Why We Should Talk About Money More Often

Talk About Money More Often

So many of us carry around some baggage when it comes to money. Some folks find it rude to talk about finances, others are ashamed or uncomfortable.

And then there are many folks who’re clueless because no one ever taught them how to talk about money.

It’s no wonder that a recent survey found that 44 percent of Americans see personal finance as the most challenging topic to discuss with others.1Source: Business Wire Most folks find it harder to talk about money than subjects like death, politics, and religion.

A 2009 study highlighted something interesting: Those who talked about money at home while growing up didn’t struggle as much with impulse buys or maxing out credit cards.2Source: Science Direct In fact, the researchers found that if you’re brave enough to share your financial goals with your friends, you’re more likely to hit them.

Too many people are bogged down with debt.3Source: Scientific American This prevents them from saving, which worsens their finances. And this, in turn, makes them even more embarrassed to talk about money with their loved ones.

Talking to your peers about your financial goals improves your chances of actually executing them.

The science checks out: The odds are higher that you’ll do better financially when you become more comfortable talking about money.4Source: Science Direct If you’re someone who didn’t grow up discussing finances at home, how do you start talking about money now?

1. Know why you’re talking

Before getting into the money talk, ask yourself:

“What do I hope to learn, and why do I think more knowledge about finances would help?”

If you can answer that, chances are the other person will feel less like they’re being interrogated and more like they’re part of a team effort. This also provides more context for the person you’re talking to.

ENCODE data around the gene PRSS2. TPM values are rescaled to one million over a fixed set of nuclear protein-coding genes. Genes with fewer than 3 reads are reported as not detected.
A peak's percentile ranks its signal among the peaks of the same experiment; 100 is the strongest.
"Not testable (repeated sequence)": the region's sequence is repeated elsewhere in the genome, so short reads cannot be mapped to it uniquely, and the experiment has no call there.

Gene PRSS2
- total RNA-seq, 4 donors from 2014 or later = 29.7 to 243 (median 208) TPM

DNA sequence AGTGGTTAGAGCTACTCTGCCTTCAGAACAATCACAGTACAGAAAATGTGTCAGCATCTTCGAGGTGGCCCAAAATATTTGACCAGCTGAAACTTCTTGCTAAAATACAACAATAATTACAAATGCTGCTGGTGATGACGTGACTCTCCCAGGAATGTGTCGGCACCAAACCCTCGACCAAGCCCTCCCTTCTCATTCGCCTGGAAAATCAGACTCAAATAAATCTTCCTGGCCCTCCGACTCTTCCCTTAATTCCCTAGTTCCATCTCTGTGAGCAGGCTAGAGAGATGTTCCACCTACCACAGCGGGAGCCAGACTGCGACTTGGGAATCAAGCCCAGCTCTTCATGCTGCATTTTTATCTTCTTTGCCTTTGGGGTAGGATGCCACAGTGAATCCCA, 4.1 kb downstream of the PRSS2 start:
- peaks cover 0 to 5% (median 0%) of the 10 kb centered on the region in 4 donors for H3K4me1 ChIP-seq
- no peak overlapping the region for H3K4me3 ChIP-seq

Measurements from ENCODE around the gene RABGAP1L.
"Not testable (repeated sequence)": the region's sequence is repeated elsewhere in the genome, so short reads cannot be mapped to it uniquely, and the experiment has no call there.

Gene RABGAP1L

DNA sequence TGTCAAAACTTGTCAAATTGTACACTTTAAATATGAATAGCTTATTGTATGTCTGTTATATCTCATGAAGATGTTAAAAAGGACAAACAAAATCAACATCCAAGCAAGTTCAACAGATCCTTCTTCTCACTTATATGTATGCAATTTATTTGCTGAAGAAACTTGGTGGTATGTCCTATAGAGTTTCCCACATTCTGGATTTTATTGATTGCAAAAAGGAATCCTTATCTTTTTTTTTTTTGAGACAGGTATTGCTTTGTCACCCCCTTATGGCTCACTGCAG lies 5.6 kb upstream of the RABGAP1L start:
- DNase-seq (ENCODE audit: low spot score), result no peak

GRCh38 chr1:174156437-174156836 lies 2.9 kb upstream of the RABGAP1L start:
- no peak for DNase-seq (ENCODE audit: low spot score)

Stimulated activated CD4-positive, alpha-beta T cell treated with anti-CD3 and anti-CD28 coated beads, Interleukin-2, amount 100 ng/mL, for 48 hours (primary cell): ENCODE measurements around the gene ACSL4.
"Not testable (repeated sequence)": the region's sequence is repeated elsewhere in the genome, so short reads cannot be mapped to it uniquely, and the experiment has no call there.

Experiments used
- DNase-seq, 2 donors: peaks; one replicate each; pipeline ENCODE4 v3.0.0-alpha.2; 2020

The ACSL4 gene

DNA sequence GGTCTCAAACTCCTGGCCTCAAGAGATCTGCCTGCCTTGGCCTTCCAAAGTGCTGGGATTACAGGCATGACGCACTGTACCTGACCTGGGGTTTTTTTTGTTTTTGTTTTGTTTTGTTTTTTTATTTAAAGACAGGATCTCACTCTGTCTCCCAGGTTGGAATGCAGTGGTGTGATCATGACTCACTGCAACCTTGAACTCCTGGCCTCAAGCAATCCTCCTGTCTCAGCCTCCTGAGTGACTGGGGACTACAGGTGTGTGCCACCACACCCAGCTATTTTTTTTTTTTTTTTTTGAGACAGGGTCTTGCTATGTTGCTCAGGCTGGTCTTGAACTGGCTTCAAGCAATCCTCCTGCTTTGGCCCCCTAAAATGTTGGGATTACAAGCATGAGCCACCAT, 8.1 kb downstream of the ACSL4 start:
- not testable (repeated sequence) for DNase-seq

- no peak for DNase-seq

For example, imagine talking to your partner about expenses. You could approach the topic by saying, “I’m actively curbing my spending habits and I’m curious about your approach to budgeting for X. Would you be open to sharing some insights?”

Or, if you’re feeling bold, give this a shot: “Hey, I’m curious about how people handle their income. You seem to have it figured out. Are you open to talking about it more, or does that make you uncomfortable?”

2. Observe how the other person reacts

Check out how the other person reacts when you mention money. If they freeze up, maybe they’re not quite ready yet.

You can’t force someone to talk about money if they’re not into it. If your friends aren’t up for money talks, maybe it’s time to expand your social circle. It doesn’t mean your friends are bad, it just means there are other spaces where these conversations are more welcome.

If your friend seems into the conversation and genuinely interested, it’s a good sign that they’re comfortable discussing money with you. Keep an eye on their body language and tone of voice. These cues can give you a better idea of how open they are to talking about money.

If they let you know that they don’t want to talk about their finances, then it’s best to drop the subject for now. Respect their decision and maybe bring it up later when they’re more open to it.

Remember, not everyone has the same level of financial literacy.

3. Remember that you’re not seeing the whole picture

You’re never getting the full story. That’s just the truth when it comes to humans.

Someone might brag about their fat paycheck but leave out the fact that it’s mostly bonus-based, so their income fluctuates a lot. Or they might be drowning in credit card debt or student loans. You never really know someone’s full financial situation. So there’s no point in comparing or judging yourself (or them) based on the partial truths they share.

Building wealth is hard, but not impossible. That’s why we always need to learn from other people. We can learn what to do and what to avoid.

And even if a financial discussion doesn’t immediately make you wiser with money, talking about it helps.

Do it for yourself and your loved ones

Let’s break the unnecessary taboo on talking about money. The process can bring us some serious benefits. When we have open and honest conversations about our finances, we can learn from each other’s strategies and mistakes. This helps us gain fresh perspectives and take charge of our financial future.

Talking about money can also help us make better financial decisions. By sharing our knowledge and experiences, we don’t have to figure everything out on our own.

Being upfront about money helps remove the negative stigma about wealth and finances that society has.

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